We doe not therefore by nature seek Society for its own sake, but that we may receive some Honour or Profit from it; these we desire Primarily, that Secondarily: How by what advice Men doe meet, will be best known by observing those things which they doe when they are met: For if they meet for Traffique, it's plaine every man regards not his Fellow, but his Businesse; if to discharge some Office, a certain Market-friendship is begotten, which hath more of Jealousie in it than True love, and whence Factions sometimes may arise, but Good will never; if for Pleasure, and Recreation of mind, every man is wont to please himself most with those things which stirre up laughter, whence he may (according to the nature of that which is Ridiculous) by comparison of another mans Defects and Infirmities, passe the more currant in his owne opinion; and although this be sometimes innocent, and without offence; yet it is manifest they are not so much delighted with the Society, as their own Vain glory. But for the most part, in these kind of meetings, we wound the absent; their whole life, sayings, actions are examin'd, judg'd, condemn'd; nay, it is very rare, but some present receive a fling before they part, so as his reason was not ill, who was wont alwayes at parting to goe out last. And these are indeed the true delights of Society, unto which we are carryed by nature.--Hobbes De Cive, 1.2 (emphasis added) [HT: Terese Bejan Mere Civility: Disagreement and the Limits of Toleration, p. 87)
Self-styled realist and adult critics of attempts to raise concern over microaggression on college campus tend to respond either with derision or, more politely, with the thought that students need to be prepared for the real world. (Here I ignore the implied further derision that a university environment is somehow artificial or unreal.) Such responses have a peculiar quality: for, first, derision instantiates the very offense being protested. It is as if a petty thief responds to being told that theft is a crime by stealing another Cartier watch. Of course, theft does occur in the real world, but it does not follow it should be acceptable. Fair-minded commentators may well disagree how to reduce and prevent theft, and under what conditions a would-be Robin Hood turns from villain to hero. But, second, to point to our very imperfect, world as a justification for an aggressive unwillingness to engage with the youthful concern over microaggression is to side foolishly, without argument or justification with an immoral status quo against would-be-improvements. I’ll explain why I call this stance ‘foolish’ below.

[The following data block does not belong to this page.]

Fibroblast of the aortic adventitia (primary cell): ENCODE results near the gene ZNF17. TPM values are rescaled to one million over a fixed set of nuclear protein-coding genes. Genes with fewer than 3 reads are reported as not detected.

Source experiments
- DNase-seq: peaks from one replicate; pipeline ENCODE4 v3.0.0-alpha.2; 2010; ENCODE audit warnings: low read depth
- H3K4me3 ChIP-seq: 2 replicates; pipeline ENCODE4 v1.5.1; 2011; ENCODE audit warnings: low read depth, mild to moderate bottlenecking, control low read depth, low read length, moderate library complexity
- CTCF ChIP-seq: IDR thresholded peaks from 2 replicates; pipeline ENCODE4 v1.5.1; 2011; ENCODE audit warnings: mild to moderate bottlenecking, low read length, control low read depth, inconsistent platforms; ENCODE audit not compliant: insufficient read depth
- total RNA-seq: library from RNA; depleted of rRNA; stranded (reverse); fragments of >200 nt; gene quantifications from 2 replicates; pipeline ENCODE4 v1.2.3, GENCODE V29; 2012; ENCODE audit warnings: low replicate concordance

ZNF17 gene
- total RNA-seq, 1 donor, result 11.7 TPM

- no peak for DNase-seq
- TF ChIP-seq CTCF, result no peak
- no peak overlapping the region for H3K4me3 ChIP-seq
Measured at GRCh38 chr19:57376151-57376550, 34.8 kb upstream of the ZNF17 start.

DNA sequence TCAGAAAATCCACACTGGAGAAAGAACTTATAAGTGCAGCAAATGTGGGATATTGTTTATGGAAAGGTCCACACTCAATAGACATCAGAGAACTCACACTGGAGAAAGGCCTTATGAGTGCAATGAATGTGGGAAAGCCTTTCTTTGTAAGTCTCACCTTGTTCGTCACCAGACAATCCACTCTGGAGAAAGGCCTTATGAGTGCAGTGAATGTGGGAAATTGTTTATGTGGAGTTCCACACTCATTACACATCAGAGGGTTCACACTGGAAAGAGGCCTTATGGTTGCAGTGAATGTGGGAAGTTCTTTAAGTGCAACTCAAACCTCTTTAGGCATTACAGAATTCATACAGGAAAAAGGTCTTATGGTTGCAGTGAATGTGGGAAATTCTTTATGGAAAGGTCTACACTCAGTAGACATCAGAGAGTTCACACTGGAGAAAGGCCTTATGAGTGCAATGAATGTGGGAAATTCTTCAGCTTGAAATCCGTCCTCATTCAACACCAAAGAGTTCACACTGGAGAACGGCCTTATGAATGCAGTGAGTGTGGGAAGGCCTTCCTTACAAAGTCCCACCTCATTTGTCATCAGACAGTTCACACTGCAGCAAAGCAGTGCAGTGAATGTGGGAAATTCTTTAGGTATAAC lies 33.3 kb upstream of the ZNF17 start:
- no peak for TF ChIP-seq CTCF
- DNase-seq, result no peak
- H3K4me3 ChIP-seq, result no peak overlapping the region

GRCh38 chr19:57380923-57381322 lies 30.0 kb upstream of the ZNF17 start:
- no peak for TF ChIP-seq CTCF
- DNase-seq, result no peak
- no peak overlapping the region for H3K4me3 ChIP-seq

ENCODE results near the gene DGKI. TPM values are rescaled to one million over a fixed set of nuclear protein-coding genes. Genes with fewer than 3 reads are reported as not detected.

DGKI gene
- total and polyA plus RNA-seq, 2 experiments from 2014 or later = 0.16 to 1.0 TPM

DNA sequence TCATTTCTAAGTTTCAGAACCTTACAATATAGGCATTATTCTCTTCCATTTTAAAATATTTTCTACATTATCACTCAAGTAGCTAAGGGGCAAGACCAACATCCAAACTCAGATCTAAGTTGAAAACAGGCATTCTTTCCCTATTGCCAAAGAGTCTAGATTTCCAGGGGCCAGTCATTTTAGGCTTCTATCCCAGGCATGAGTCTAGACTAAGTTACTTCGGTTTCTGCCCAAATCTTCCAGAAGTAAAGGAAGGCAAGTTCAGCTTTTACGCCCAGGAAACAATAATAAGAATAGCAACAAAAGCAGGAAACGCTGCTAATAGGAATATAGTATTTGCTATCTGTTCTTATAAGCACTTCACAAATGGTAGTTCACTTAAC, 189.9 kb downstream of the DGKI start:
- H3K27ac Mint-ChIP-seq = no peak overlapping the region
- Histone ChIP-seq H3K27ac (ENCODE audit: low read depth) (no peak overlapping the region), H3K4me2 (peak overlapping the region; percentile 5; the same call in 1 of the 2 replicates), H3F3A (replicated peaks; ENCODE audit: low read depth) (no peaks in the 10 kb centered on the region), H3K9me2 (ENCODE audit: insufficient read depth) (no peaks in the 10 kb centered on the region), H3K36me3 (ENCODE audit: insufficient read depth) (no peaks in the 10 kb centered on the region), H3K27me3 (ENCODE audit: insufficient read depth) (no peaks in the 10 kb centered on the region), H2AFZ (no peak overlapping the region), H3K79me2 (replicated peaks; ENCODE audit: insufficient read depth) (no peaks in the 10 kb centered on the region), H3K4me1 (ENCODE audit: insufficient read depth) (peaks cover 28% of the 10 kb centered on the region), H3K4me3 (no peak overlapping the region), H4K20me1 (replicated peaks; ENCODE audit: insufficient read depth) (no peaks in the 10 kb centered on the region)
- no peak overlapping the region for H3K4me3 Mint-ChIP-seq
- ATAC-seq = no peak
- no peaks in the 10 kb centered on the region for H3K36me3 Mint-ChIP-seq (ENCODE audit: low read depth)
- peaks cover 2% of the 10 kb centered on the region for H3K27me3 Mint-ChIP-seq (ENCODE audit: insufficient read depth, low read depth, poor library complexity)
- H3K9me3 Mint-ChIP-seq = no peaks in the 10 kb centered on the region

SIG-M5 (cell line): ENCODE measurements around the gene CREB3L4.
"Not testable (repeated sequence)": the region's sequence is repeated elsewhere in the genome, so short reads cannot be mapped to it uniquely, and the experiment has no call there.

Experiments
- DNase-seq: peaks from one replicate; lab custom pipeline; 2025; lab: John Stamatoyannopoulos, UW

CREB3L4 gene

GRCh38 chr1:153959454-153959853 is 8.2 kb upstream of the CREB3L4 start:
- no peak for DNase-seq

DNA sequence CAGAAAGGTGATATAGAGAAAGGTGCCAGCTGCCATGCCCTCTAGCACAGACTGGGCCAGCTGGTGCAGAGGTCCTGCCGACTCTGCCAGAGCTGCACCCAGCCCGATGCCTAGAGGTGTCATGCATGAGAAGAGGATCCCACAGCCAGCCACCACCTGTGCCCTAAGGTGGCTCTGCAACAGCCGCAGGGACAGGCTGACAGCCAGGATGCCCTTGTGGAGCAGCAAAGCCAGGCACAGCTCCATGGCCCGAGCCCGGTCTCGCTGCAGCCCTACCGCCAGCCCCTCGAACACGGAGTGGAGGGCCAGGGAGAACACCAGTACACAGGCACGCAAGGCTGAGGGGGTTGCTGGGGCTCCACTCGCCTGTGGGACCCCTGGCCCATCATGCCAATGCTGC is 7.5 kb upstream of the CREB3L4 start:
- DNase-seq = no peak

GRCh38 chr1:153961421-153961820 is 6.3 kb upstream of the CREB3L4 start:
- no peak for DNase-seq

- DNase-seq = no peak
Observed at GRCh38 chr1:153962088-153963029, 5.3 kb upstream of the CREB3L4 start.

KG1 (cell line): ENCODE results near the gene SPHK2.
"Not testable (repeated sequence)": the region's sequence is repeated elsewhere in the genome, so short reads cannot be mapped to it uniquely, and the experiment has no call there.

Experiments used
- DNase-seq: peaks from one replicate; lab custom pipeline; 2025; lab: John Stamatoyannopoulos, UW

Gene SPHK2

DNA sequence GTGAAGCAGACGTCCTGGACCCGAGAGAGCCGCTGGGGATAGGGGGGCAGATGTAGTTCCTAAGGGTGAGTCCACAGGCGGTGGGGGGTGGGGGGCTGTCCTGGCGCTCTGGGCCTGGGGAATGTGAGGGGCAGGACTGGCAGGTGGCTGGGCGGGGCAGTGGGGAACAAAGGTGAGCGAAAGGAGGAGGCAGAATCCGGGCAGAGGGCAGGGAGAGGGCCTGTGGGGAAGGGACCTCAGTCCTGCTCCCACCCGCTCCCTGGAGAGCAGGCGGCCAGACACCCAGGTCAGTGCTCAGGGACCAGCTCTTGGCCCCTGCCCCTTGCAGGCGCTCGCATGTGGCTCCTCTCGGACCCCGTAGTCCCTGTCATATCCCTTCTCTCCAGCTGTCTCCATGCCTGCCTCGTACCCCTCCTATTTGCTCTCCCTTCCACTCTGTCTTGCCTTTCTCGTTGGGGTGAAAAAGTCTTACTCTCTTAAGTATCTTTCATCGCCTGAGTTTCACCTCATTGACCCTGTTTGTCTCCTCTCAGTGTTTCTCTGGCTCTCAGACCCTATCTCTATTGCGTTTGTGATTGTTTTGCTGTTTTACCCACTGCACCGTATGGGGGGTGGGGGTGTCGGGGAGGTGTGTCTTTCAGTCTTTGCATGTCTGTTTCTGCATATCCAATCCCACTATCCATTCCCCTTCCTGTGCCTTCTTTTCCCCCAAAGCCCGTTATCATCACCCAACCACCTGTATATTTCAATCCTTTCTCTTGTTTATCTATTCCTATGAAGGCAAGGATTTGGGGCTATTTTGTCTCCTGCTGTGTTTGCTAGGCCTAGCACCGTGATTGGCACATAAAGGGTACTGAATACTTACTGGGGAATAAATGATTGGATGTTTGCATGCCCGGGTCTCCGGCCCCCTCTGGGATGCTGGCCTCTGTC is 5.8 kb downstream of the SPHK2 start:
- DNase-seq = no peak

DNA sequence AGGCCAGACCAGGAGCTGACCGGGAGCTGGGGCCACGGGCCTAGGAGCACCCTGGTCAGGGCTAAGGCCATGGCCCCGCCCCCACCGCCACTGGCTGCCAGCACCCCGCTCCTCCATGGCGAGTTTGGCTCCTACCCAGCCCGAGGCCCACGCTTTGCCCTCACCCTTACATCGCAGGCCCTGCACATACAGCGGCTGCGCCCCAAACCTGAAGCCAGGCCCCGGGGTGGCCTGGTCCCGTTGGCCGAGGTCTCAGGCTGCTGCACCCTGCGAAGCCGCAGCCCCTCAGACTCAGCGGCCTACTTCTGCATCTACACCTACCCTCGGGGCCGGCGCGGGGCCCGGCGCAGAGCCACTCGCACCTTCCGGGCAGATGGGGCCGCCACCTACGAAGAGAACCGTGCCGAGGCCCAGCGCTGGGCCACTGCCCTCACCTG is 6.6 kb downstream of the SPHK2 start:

Teresa M. Bejan's learned and wickedly funny book, Mere Civility: Disagreement and the Limits of Toleration, notes that Hobbes treats of what we now call microaggressions as a serious topic for reflection. (Bejan calls attention to it on p. 2 of her introduction, and then returns to it in her chapter on Hobbes.) Hobbes notes that in the marketplace of life (the real world) the merriment of many of our ordinary social interactions comes at the expense of others (especially when they are not present). And some such mechanism is also part of the social glue that generates factions. The intent may not be to hurt others -- rather the motive is pleasure (or laughter) - but such joy is not innocent, even if jocular, because it generates both hurt in the recipients and creates potentially dangerous partisanship.*
My point here is not to rehearse Bejan's ingenious analysis of Hobbes's treatment of and attempted solution to the problem of microaggression. (Bejan's own sympathies are not with Hobbes but with Roger Williams--about which some other time.) Rather it is to note that Hobbes had no doubt that microaggressions were a part of the real world and dangerous to civil peace because they reinforce a pattern of mutual hurt and, when combined with factionalism, this can degenerate into outright civil disorder or war.
It is fair to say that Hobbes was no snowflake and not somebody who confused his own wishes for reality.
From a Hobbesian perspective one can say that, purportedly world-wise folk that belittle concern over microaggression with further derision or dismissive-ness are fools because they reinforce a pattern of behavior that can lead to civil conflict and only a fool would wish that. The previous sentence is compatible with a rejection of Hobbes's and Hobbesian solutions to the problem of microaggression.**
Microaggression was the topic du jour ca 2015 (recall this blog post, and I was late to the game). It's not in the news anymore, and so my analysis is not topical (relevant/newsy, etc.) But with the benefit of hindsight we can also see the student concern ca 2015 as a canary in the democratic coal-mine. That some of our students were demanding to be in environments with less derision toward others showed a concern not just for (creating a safe environment for) their own education, but for our civic health. Now, while we're hanging over the precipice of civic disaster, their concern seems prescient, and unheeded.
*To be sure, not all the cases that Hobbes has in mind would count as microaggression. For, with microagression the aggrieved party needs to be a minority or subordinated group. Given that Hobbes lived in a very hierarchical society, microaggression in our sense are by definition endemic in his time.
**Hume and Adam Smith both thought that commercial friendship was more authentically friendly than Hobbes seems allow, but they also recognized that it could be a source of faction--Smith, in particular, worried about mercantile collusion.